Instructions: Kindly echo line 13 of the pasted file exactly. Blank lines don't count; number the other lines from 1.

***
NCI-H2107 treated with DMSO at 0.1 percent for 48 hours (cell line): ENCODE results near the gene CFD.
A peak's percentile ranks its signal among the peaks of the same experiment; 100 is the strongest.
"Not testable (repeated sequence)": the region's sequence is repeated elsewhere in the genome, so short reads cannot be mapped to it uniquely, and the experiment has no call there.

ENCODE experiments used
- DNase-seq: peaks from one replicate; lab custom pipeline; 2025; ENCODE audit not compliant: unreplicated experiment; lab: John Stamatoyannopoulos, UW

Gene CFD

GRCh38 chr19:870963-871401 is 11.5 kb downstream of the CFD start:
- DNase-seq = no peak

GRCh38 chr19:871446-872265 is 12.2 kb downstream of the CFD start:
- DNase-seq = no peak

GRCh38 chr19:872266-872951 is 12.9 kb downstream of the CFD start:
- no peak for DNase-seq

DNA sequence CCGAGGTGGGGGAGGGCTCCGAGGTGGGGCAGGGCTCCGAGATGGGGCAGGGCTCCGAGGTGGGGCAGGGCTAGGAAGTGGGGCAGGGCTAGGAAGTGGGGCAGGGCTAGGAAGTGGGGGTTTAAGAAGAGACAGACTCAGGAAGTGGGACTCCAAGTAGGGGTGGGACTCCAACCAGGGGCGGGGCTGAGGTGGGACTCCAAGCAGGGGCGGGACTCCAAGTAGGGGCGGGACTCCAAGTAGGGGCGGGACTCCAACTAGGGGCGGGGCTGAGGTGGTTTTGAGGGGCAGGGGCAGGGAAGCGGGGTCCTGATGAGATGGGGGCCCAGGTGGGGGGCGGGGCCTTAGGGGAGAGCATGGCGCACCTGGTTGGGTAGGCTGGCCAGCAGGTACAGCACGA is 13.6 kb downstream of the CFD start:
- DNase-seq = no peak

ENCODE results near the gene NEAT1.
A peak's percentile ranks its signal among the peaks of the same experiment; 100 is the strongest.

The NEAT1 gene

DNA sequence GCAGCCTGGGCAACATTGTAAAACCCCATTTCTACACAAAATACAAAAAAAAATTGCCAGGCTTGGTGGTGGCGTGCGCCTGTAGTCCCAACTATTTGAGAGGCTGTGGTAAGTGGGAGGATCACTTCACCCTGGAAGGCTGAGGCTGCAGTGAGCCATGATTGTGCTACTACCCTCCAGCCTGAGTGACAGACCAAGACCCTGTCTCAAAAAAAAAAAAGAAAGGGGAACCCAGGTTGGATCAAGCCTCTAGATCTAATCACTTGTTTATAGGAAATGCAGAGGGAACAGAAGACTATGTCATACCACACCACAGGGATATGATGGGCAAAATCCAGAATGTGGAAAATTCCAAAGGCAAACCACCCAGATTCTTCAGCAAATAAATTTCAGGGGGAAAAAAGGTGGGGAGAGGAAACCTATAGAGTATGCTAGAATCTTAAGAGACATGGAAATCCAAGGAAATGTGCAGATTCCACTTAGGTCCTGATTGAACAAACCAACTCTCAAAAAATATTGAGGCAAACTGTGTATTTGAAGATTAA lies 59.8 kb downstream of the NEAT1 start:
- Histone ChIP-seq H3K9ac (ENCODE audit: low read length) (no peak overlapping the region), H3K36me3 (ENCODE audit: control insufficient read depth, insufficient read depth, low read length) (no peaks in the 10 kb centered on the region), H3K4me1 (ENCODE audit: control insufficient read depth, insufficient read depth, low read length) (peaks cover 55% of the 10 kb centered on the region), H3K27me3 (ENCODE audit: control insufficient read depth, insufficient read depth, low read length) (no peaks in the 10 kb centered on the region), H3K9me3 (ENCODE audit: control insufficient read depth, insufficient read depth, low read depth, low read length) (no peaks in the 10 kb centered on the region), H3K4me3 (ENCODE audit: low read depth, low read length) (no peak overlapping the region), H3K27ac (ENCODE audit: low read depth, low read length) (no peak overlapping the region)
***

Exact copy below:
DNA sequence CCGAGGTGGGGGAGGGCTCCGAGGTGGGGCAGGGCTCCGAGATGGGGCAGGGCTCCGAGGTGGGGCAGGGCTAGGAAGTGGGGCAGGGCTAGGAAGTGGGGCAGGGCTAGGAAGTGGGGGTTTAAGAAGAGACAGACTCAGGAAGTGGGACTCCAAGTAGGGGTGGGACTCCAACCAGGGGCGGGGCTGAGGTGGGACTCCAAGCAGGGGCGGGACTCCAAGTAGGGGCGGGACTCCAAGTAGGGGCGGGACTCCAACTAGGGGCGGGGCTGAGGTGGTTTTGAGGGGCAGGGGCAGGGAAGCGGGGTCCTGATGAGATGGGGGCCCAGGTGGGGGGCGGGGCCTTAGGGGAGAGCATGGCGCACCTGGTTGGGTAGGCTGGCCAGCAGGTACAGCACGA is 13.6 kb downstream of the CFD start: